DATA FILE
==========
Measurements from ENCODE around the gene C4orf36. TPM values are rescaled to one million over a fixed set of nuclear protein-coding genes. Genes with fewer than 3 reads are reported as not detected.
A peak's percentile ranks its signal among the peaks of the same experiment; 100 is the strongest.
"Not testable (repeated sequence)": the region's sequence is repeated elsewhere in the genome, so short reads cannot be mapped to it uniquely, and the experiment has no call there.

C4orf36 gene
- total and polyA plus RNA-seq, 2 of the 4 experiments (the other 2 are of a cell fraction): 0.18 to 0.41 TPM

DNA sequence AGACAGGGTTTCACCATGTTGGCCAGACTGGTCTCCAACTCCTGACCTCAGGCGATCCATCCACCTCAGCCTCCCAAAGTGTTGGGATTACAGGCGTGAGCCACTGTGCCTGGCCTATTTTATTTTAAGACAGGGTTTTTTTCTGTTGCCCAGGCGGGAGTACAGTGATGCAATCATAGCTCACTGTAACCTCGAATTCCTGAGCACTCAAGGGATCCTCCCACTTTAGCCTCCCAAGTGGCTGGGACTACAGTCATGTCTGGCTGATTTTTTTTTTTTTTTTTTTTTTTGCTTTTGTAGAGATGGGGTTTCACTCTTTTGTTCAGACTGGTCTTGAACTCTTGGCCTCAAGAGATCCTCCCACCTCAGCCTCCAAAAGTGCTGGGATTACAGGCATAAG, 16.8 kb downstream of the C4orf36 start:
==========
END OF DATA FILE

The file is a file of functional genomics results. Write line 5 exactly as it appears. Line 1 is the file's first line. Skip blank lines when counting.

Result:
- total and polyA plus RNA-seq, 2 of the 4 experiments (the other 2 are of a cell fraction): 0.18 to 0.41 TPM